The alternatives presented in the draft SEIS include No Action and three different action alternatives, A-C. Of these, the only options that would allow the NPS to fully accomplish its conservation mandate for GAAR are the No Action Alternative (i.e., no road) and Alternative C, which would allow a road that avoids GAAR entirely. Of the remaining action alternatives, both A and B would cause significant impairment to GAAR’s resources and values through immediate and long term impacts. Alternative A’s impacts would be significantly higher due to its proximity to Walker Lake and designated wilderness. Alternative B would have less direct immediate impacts on GAAR, being a significantly shorter crossing of the Preserve (18 miles compared to 26 miles in Alternative A). In addition, Alternative B is much farther away from the Walker Lake area of GAAR, causing less sound, dust, and other disturbance to designated wilderness in proximity the lake. Despite these relative differences between Alternatives A and B,  both would cause significant long term impacts to fish and wildlife populations that utilize both the Park and Preserve and the surrounding area. Road construction and future industrial use of the road would dramatically disturb and curtail subsistence opportunities of local communities in the area including in the Park and Preserve.  


In contrast to BLM’s preparation of an EIS in accordance with NEPA procedures, ANILCA section 201(4)(d) requires the Secretaries of the Interior and Transportation to jointly prepare an “environmental and economic analysis” (“EEA”) solely for the purpose of determining the most desirable route for the right-of-way through the Preserve and terms and conditions which may be required for the issuance of that right-of-way.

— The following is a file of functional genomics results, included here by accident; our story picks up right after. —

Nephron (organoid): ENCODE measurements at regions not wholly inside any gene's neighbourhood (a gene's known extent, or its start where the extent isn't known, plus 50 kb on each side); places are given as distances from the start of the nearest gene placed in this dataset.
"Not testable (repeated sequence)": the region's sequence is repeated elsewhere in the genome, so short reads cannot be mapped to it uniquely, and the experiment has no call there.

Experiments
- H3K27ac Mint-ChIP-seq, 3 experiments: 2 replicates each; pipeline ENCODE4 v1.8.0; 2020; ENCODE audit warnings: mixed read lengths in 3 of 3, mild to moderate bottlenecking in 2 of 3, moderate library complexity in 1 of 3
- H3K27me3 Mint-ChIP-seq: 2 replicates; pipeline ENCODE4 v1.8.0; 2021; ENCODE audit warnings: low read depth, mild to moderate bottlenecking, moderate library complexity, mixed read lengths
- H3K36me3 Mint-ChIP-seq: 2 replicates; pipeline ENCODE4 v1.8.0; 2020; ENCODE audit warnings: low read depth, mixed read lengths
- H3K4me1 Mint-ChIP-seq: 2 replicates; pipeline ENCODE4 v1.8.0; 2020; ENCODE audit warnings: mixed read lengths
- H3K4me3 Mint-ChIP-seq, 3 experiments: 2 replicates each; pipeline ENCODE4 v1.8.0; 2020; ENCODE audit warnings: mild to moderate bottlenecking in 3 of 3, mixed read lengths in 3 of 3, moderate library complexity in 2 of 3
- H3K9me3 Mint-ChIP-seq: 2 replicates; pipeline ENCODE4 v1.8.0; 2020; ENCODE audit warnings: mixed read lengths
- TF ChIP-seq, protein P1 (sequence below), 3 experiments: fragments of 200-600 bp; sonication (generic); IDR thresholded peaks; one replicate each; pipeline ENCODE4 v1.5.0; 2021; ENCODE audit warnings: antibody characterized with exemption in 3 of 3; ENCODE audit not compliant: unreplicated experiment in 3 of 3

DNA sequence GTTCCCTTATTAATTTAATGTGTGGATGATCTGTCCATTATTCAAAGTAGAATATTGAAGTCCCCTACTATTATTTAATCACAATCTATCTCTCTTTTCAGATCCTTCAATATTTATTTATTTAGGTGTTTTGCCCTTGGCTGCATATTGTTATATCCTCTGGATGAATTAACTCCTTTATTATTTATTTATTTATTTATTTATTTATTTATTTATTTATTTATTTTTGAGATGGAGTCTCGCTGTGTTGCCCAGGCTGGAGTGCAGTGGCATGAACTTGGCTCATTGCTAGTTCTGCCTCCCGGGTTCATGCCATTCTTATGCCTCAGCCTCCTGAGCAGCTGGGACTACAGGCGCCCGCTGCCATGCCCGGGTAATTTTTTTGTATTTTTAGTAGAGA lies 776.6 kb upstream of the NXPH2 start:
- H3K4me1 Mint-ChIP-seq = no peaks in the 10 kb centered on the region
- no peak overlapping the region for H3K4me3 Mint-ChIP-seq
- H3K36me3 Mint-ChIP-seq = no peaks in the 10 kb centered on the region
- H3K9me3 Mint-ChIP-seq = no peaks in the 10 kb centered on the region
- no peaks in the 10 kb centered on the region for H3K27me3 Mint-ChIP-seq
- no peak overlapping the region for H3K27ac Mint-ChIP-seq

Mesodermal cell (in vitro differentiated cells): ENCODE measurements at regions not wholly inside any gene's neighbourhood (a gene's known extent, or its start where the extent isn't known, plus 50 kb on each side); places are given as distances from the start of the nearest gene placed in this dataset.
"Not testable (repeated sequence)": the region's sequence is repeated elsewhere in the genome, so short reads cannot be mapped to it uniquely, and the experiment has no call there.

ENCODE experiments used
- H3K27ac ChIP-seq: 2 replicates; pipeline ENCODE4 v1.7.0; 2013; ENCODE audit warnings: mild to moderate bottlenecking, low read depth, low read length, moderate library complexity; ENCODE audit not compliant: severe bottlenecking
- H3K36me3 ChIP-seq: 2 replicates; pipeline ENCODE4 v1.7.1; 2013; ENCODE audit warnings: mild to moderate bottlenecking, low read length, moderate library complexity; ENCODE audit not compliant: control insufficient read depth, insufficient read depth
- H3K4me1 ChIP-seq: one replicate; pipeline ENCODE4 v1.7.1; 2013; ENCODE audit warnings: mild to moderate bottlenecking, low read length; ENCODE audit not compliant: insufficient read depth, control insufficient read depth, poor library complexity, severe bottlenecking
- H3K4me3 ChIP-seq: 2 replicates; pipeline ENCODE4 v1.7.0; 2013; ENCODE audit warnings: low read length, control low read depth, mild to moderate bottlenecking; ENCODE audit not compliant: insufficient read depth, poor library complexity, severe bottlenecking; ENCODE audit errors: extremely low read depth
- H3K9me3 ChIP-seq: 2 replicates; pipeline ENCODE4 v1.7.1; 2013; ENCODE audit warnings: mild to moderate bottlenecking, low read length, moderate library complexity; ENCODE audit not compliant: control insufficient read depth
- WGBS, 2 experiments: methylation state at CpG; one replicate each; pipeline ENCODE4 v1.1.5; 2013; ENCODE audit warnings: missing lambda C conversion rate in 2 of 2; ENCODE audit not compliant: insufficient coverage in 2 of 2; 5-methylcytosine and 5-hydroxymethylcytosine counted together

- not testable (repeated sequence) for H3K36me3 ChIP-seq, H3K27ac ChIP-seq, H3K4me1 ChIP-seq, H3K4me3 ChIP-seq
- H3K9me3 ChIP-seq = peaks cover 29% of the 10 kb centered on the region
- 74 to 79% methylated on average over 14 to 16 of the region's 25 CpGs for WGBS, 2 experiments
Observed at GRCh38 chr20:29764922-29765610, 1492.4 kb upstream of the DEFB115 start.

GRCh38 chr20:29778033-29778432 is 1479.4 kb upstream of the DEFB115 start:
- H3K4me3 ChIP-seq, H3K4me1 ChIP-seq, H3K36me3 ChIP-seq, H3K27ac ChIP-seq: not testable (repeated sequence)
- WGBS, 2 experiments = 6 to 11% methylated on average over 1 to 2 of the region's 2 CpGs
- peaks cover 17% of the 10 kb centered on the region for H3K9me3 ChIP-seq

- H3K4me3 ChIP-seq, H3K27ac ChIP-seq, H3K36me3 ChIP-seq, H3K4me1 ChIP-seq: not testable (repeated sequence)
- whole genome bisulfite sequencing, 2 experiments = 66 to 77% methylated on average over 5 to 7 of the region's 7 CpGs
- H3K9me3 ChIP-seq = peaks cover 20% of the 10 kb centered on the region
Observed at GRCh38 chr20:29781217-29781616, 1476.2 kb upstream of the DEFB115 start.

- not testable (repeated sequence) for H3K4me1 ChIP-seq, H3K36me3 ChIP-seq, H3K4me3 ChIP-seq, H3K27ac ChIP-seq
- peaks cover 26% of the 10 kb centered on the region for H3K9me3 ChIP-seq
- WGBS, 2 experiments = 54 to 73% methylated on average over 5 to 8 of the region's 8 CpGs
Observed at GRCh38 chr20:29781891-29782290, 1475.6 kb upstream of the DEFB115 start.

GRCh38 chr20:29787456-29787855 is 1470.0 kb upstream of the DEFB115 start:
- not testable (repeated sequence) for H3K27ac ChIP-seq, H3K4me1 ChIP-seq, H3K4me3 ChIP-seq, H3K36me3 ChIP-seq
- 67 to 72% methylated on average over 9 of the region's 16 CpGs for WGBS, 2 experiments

In its 2022 motion for remand, NPS acknowledged that there were problems with the subsistence analysis in its 2020 Final EEA and Record of Decision and suspended its own right-of-way authorization. As a result, in conjunction with preparation of the draft SEIS under the remand process, one would also expect the NPS to review the 2020 EEA, which previously authorized the project. The prior process problems relate not only to the 2020 EEA, but also to the overall information and analysis of the project. As a result, NPS should reopen its EEA process, update its analysis to address problems with the prior decision, and ensure it is acting on current and complete information about this project.

We commented extensively on NPS’s draft EEA in 2019 and are now very concerned that NPS has not undertaken a review of its 2020 final EEA as part of this remand process. Many of our 2019 comments on the EEA remain relevant to the current draft SEIS and are attached for your reference and further consideration. 


The proposed construction of the Ambler Mine Industrial Access Road through Gates of the Arctic National Preserve would irreparably harm the environmental integrity, scenic beauty, and visitor experience opportunities that Congress directed the Department of the Interior to protect under ANILCA 201(4). Given the likely impairment to GAAR’s resources and values that would result from the development of this industrial access road, the No Action Alternative should be chosen.   

In closing, we appreciate the opportunity to comment on this important issue.


Michael Murray signature



Michael B. Murray
Chair of the Executive Council
Coalition to Protect America’s National Parks
Email: Ed****@pr********.org
Mail:   2 Massachusetts Ave NE, Unit 77436, Washington, DC 20013




Deb Haaland, Secretary, U.S. Department of the Interior
Laura Daniel-Davis, Acting Deputy Secretary, USDOI
Shannon Estenoz, Assistant Secretary for Fish and Wildlife and Parks, USDOI
Tracy Stone-Manning, Director, Bureau of Land Management
Charles F. Sams, III, Director, National Park Service
Sarah Creachbaum, Alaska Regional Director, National Park Service
Lisa Murkowski, U.S. Senator for Alaska
Dan Sullivan, U.S. Senator for Alaska
Mary Peltola, U.S. Representative for Alaska